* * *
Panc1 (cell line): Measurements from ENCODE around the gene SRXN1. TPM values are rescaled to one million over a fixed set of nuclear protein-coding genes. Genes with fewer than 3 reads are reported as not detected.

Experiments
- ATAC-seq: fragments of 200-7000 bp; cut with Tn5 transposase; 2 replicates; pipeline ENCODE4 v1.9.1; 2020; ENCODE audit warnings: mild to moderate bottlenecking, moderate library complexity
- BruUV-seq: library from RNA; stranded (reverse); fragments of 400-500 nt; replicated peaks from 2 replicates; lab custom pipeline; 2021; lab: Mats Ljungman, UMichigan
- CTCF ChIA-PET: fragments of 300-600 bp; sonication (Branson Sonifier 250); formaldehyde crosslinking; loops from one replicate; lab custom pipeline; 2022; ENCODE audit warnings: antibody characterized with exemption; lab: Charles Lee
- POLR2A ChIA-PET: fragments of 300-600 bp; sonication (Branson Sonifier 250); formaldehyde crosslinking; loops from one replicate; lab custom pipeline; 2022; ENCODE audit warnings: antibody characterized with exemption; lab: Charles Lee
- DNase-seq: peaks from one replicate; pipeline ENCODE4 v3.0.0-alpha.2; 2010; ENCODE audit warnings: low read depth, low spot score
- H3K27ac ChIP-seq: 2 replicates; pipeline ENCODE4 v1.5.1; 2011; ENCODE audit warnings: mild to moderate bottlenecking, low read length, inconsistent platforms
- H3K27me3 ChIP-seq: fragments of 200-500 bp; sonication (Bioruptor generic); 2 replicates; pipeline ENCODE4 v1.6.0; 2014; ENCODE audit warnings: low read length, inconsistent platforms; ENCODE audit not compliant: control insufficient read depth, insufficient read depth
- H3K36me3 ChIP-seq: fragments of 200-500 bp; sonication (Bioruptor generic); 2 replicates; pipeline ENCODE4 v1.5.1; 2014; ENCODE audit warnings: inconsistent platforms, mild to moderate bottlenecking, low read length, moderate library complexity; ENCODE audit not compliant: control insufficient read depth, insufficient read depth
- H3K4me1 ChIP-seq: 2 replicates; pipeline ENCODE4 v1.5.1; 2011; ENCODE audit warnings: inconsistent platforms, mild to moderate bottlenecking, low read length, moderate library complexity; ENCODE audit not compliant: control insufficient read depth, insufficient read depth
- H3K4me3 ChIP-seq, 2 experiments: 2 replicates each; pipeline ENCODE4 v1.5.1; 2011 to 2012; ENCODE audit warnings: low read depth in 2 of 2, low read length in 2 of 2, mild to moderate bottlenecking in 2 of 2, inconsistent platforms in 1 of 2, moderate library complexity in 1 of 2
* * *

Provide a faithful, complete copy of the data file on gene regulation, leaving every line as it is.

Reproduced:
Panc1 (cell line): Measurements from ENCODE around the gene SRXN1. TPM values are rescaled to one million over a fixed set of nuclear protein-coding genes. Genes with fewer than 3 reads are reported as not detected.

Experiments
- ATAC-seq: fragments of 200-7000 bp; cut with Tn5 transposase; 2 replicates; pipeline ENCODE4 v1.9.1; 2020; ENCODE audit warnings: mild to moderate bottlenecking, moderate library complexity
- BruUV-seq: library from RNA; stranded (reverse); fragments of 400-500 nt; replicated peaks from 2 replicates; lab custom pipeline; 2021; lab: Mats Ljungman, UMichigan
- CTCF ChIA-PET: fragments of 300-600 bp; sonication (Branson Sonifier 250); formaldehyde crosslinking; loops from one replicate; lab custom pipeline; 2022; ENCODE audit warnings: antibody characterized with exemption; lab: Charles Lee
- POLR2A ChIA-PET: fragments of 300-600 bp; sonication (Branson Sonifier 250); formaldehyde crosslinking; loops from one replicate; lab custom pipeline; 2022; ENCODE audit warnings: antibody characterized with exemption; lab: Charles Lee
- DNase-seq: peaks from one replicate; pipeline ENCODE4 v3.0.0-alpha.2; 2010; ENCODE audit warnings: low read depth, low spot score
- H3K27ac ChIP-seq: 2 replicates; pipeline ENCODE4 v1.5.1; 2011; ENCODE audit warnings: mild to moderate bottlenecking, low read length, inconsistent platforms
- H3K27me3 ChIP-seq: fragments of 200-500 bp; sonication (Bioruptor generic); 2 replicates; pipeline ENCODE4 v1.6.0; 2014; ENCODE audit warnings: low read length, inconsistent platforms; ENCODE audit not compliant: control insufficient read depth, insufficient read depth
- H3K36me3 ChIP-seq: fragments of 200-500 bp; sonication (Bioruptor generic); 2 replicates; pipeline ENCODE4 v1.5.1; 2014; ENCODE audit warnings: inconsistent platforms, mild to moderate bottlenecking, low read length, moderate library complexity; ENCODE audit not compliant: control insufficient read depth, insufficient read depth
- H3K4me1 ChIP-seq: 2 replicates; pipeline ENCODE4 v1.5.1; 2011; ENCODE audit warnings: inconsistent platforms, mild to moderate bottlenecking, low read length, moderate library complexity; ENCODE audit not compliant: control insufficient read depth, insufficient read depth
- H3K4me3 ChIP-seq, 2 experiments: 2 replicates each; pipeline ENCODE4 v1.5.1; 2011 to 2012; ENCODE audit warnings: low read depth in 2 of 2, low read length in 2 of 2, mild to moderate bottlenecking in 2 of 2, inconsistent platforms in 1 of 2, moderate library complexity in 1 of 2